Canada's Free Trade Agreements across the globe

Free Trade Agreements and You

 In Blog, Free Trade Agreements

Understanding Free Trade Agreements can not only help your importations go more smoothly, they can also save you money.


List of Canada's Free Trade Agreements

What is Canada’s stance on free trade?

Free Trade Agreements have become a foundation of importation in Canada. As Canada’s total trade is worth approximately two-thirds of its GDP, the nation is typically described as a “trading nation” or “export-oriented economy”.  Trade done within countries that are a part of active Free Trade Agreements with Canada account for 75% of that number.

Today, Canada has 13 free trade agreements in force with various countries. By far, Canada’s most beneficial agreement is NAFTA. In fact, the Canadian economy has grown a total of 2.5% more annually than it would have without the agreement being in place.

What is a free trade agreement?

Free Trade Agreements are when two or more nations form an agreement on the terms of trade between the participating parties. Tariffs and/or duties that countries impose (or forgo imposing) on imports and exports are laid out in the agreements.

By their very nature, these agreements have a significant effect on international trade.

Unilateral, bilateral, multilateral trade agreements

Unilateral: This kind of agreement happens when a country decides to impose trade restrictions, without the reciprocation of any other country. This is pretty rare, as this puts the country at a competitive disadvantage.

At times, developed nations use unilateral trade as a method of providing foreign aid. It helps smaller, emerging markets grow, and creates new markets for exporters.

Bilateral: As you may have guessed, this agreement occurs between two countries. This is when the two participating parties agree to loosen restrictions on trade in order to expand business between them.

Tariffs are lowered, and the parties are granted preferential trade status with each other.

Multilateral: The more the merrier is absolutely true in this case. Multilateral agreements are very powerful, covering a large area, and boosting the parties’ competitive advantage on the market.

The drawback? These agreements are incredibly difficult to negotiate, as different countries’ interests may clash. (Think: NAFTA — that is currently under negotiations spurred by shifting US values).

The following is a list of Canada’s active free-trade agreements:

Canada-US Free Trade Agreement (CUSFTA)

North American Free Trade Agreement (NAFTA)

Canada-Israel Free Trade Agreement (CIFTA)

Canada-Chile Free Trade Agreement (CCFTA)

Canada-Costa Rica Free Trade Agreement (CCRFTA)

Canada-European  Free Trade Agreement (CETA)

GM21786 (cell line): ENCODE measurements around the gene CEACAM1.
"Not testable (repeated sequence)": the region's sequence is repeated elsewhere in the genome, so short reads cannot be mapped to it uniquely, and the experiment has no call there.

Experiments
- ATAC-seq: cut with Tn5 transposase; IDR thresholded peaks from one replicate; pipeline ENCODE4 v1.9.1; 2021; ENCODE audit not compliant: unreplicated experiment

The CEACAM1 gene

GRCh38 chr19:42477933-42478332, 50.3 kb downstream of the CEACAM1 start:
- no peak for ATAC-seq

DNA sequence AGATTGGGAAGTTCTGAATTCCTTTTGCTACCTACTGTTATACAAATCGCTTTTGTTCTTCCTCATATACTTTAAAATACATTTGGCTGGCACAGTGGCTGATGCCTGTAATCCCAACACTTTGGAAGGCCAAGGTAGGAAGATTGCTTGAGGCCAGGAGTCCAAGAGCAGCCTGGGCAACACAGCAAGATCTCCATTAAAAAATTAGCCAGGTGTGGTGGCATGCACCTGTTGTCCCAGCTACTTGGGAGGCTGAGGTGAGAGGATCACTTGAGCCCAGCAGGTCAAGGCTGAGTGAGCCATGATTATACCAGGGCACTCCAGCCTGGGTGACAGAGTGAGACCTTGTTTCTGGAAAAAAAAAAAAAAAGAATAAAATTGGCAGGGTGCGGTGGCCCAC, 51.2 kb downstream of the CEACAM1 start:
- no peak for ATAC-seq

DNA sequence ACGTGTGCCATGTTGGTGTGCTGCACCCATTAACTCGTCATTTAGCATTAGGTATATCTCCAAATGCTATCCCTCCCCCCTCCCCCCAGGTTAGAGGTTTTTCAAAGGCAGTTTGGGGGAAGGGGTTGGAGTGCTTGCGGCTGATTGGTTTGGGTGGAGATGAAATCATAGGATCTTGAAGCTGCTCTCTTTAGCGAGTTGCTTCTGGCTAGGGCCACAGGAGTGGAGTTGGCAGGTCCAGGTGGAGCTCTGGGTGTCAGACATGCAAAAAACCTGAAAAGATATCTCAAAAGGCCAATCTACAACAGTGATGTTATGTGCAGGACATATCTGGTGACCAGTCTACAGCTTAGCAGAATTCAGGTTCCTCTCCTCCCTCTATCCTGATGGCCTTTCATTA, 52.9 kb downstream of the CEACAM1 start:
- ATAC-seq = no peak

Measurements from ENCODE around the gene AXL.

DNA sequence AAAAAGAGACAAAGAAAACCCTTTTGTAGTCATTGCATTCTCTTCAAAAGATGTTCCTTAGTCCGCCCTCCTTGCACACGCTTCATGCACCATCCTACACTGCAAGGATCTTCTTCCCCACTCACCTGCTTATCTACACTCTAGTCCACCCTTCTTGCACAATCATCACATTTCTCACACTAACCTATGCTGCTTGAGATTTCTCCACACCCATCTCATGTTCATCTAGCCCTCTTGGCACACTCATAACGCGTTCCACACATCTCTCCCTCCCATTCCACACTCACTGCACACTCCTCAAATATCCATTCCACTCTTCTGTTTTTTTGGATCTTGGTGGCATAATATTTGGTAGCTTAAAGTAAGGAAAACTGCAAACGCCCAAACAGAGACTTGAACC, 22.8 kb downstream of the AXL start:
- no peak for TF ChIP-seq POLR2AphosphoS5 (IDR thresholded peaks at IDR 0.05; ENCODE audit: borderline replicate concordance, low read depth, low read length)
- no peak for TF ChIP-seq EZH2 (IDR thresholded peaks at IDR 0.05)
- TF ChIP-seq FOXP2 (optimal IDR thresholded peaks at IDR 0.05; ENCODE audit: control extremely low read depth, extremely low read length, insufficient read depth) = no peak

Canada-Peru Free Trade Agreement (CPFTA)

Canada-Colombia Free Trade Agreement

Canada-Jordan Free Trade Agreement

Canada-Panama Free Trade Agreement

Canada-Honduras Free Trade Agreement

Canada-South Korea Free Trade Agreement (CKFTA)

Canada-Ukraine Free Trade Agreement (CUFTA)

Without a doubt, free trade agreements are integral to the Canadian economy. Today, the Trudeau government faces the challenge of deepening public support for trade agreements as the political climate is shifting toward protectionism.

Free trade agreements (FTAs) are made between nations to ease the flow of goods between them. This is accomplished by reducing fees and duties. Canada is regularly referred to as an open trade country. We have 12 active free trade agreements with the US, Mexico, Israel, South Korea and others. Canada is currently in negotiations with an additional 8 countries..

As a Canadian business that imports and exports goods, you should be taking advantage of any available active agreements that could benefit your business. We’ve put together a few pointers for evaluating FTAs.

Are the items shipped directly from another country?

Firstly, if your goods are shipped through a third country during the shipping process, it may still fall within the FTA requirements. If the importer wishes to claim FTA benefits, they need to prove that the goods were moved “in bond” through another country, and did not enter the market in that country.

Have you complied with rules of origin?

Rules of origin is critical for complying with the regulations of an FTA. If the goods you are importing has contents from a foreign country, you must verify if it still complies with the FTA’s rules of origin. Some goods containing foreign materials may qualify depending on the rules for those tariffs or the regional value content.

Have you verified the goods are applicable to benefits?

It’s a common misconception that FTAs ensure that all imported goods are duty-free. The rate of duty is determined through the specified tariff classification within the agreement. It is important that you are classifying your goods correctly to avoid any delays or penalties when clearing your package.

Have you filled out the required documentation properly?

It is of utmost importance that the supplier has accurate information regarding the goods, in order to ensure your compliance with the requirements of the FTA. For smooth shipping transactions; clear, complete documentation is king.

The bottom line? Free Trade Agreements are not created equal.

Some may benefit you more or less depending on the specifications within the agreement.



To help you navigate through the complex compliance landscape (and avoid the penalties that can come from non-compliance), Community Customs Brokers’s team of professionals can provide answers to these and many other pressing questions related to doing business in Canada as an Importer/Exporter.


Contact us today for a free consultation.

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